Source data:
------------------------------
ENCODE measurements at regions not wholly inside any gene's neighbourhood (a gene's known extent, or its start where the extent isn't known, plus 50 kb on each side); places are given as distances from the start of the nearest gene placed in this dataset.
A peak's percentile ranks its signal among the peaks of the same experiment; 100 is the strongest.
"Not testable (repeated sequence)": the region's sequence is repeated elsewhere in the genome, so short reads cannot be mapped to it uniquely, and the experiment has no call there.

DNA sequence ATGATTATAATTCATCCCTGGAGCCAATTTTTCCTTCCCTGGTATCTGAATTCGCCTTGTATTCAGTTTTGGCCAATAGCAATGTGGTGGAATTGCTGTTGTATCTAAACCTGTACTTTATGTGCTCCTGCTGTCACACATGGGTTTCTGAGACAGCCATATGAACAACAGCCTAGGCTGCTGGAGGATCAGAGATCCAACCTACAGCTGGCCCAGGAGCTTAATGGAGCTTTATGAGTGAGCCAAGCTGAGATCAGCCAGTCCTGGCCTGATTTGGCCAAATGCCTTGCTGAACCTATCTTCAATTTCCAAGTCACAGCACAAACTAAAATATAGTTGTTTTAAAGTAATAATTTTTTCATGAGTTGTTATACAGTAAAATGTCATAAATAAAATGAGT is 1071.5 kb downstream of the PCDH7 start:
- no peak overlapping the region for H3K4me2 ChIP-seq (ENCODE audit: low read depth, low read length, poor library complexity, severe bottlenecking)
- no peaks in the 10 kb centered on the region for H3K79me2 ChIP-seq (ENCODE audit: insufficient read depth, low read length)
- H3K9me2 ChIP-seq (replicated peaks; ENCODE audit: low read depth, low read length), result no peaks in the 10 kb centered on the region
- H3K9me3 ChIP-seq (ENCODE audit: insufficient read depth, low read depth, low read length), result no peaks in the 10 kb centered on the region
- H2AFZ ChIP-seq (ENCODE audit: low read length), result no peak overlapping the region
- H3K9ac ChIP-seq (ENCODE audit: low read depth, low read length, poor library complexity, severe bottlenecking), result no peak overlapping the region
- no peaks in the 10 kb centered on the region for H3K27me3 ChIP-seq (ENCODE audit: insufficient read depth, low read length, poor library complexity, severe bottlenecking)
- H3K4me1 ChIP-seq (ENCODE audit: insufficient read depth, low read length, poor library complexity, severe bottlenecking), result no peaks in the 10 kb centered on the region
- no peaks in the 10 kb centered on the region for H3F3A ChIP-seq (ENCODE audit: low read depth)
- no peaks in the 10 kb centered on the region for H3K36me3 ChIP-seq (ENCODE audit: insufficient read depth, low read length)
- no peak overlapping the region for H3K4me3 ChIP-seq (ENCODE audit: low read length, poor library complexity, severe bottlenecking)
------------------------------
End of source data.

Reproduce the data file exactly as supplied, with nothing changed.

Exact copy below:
ENCODE measurements at regions not wholly inside any gene's neighbourhood (a gene's known extent, or its start where the extent isn't known, plus 50 kb on each side); places are given as distances from the start of the nearest gene placed in this dataset.
A peak's percentile ranks its signal among the peaks of the same experiment; 100 is the strongest.
"Not testable (repeated sequence)": the region's sequence is repeated elsewhere in the genome, so short reads cannot be mapped to it uniquely, and the experiment has no call there.

DNA sequence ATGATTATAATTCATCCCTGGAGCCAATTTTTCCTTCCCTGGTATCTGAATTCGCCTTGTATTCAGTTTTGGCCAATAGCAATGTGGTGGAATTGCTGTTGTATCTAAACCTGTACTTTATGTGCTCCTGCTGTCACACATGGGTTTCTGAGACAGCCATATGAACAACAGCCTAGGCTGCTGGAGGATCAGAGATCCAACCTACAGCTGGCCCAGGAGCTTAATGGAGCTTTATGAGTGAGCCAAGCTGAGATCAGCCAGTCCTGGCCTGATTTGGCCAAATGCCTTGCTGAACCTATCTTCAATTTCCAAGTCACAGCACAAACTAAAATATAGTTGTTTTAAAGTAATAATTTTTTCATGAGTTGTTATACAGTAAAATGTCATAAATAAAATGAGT is 1071.5 kb downstream of the PCDH7 start:
- no peak overlapping the region for H3K4me2 ChIP-seq (ENCODE audit: low read depth, low read length, poor library complexity, severe bottlenecking)
- no peaks in the 10 kb centered on the region for H3K79me2 ChIP-seq (ENCODE audit: insufficient read depth, low read length)
- H3K9me2 ChIP-seq (replicated peaks; ENCODE audit: low read depth, low read length), result no peaks in the 10 kb centered on the region
- H3K9me3 ChIP-seq (ENCODE audit: insufficient read depth, low read depth, low read length), result no peaks in the 10 kb centered on the region
- H2AFZ ChIP-seq (ENCODE audit: low read length), result no peak overlapping the region
- H3K9ac ChIP-seq (ENCODE audit: low read depth, low read length, poor library complexity, severe bottlenecking), result no peak overlapping the region
- no peaks in the 10 kb centered on the region for H3K27me3 ChIP-seq (ENCODE audit: insufficient read depth, low read length, poor library complexity, severe bottlenecking)
- H3K4me1 ChIP-seq (ENCODE audit: insufficient read depth, low read length, poor library complexity, severe bottlenecking), result no peaks in the 10 kb centered on the region
- no peaks in the 10 kb centered on the region for H3F3A ChIP-seq (ENCODE audit: low read depth)
- no peaks in the 10 kb centered on the region for H3K36me3 ChIP-seq (ENCODE audit: insufficient read depth, low read length)
- no peak overlapping the region for H3K4me3 ChIP-seq (ENCODE audit: low read length, poor library complexity, severe bottlenecking)